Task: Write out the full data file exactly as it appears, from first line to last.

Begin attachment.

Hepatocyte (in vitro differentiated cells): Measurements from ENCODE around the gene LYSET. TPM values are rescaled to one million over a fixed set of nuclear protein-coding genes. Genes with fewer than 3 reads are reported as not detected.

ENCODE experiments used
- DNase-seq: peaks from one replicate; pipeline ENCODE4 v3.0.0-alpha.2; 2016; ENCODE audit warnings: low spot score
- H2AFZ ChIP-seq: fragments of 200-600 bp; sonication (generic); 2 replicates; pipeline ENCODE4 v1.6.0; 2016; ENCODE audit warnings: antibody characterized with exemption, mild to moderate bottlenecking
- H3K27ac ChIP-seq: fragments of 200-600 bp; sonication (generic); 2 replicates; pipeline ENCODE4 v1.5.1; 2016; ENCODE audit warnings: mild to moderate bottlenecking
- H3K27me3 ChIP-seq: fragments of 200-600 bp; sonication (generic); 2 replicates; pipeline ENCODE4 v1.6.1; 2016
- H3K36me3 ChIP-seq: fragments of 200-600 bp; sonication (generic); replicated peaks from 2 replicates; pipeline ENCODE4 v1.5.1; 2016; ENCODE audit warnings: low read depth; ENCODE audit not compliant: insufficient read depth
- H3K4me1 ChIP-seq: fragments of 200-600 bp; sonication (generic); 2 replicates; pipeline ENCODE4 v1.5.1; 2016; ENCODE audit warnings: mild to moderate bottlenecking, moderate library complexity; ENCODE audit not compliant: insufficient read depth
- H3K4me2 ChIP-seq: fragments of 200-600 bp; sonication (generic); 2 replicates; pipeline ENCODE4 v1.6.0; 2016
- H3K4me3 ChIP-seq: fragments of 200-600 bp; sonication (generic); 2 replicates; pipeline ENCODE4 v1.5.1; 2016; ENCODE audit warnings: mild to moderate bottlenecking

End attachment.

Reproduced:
Hepatocyte (in vitro differentiated cells): Measurements from ENCODE around the gene LYSET. TPM values are rescaled to one million over a fixed set of nuclear protein-coding genes. Genes with fewer than 3 reads are reported as not detected.

ENCODE experiments used
- DNase-seq: peaks from one replicate; pipeline ENCODE4 v3.0.0-alpha.2; 2016; ENCODE audit warnings: low spot score
- H2AFZ ChIP-seq: fragments of 200-600 bp; sonication (generic); 2 replicates; pipeline ENCODE4 v1.6.0; 2016; ENCODE audit warnings: antibody characterized with exemption, mild to moderate bottlenecking
- H3K27ac ChIP-seq: fragments of 200-600 bp; sonication (generic); 2 replicates; pipeline ENCODE4 v1.5.1; 2016; ENCODE audit warnings: mild to moderate bottlenecking
- H3K27me3 ChIP-seq: fragments of 200-600 bp; sonication (generic); 2 replicates; pipeline ENCODE4 v1.6.1; 2016
- H3K36me3 ChIP-seq: fragments of 200-600 bp; sonication (generic); replicated peaks from 2 replicates; pipeline ENCODE4 v1.5.1; 2016; ENCODE audit warnings: low read depth; ENCODE audit not compliant: insufficient read depth
- H3K4me1 ChIP-seq: fragments of 200-600 bp; sonication (generic); 2 replicates; pipeline ENCODE4 v1.5.1; 2016; ENCODE audit warnings: mild to moderate bottlenecking, moderate library complexity; ENCODE audit not compliant: insufficient read depth
- H3K4me2 ChIP-seq: fragments of 200-600 bp; sonication (generic); 2 replicates; pipeline ENCODE4 v1.6.0; 2016
- H3K4me3 ChIP-seq: fragments of 200-600 bp; sonication (generic); 2 replicates; pipeline ENCODE4 v1.5.1; 2016; ENCODE audit warnings: mild to moderate bottlenecking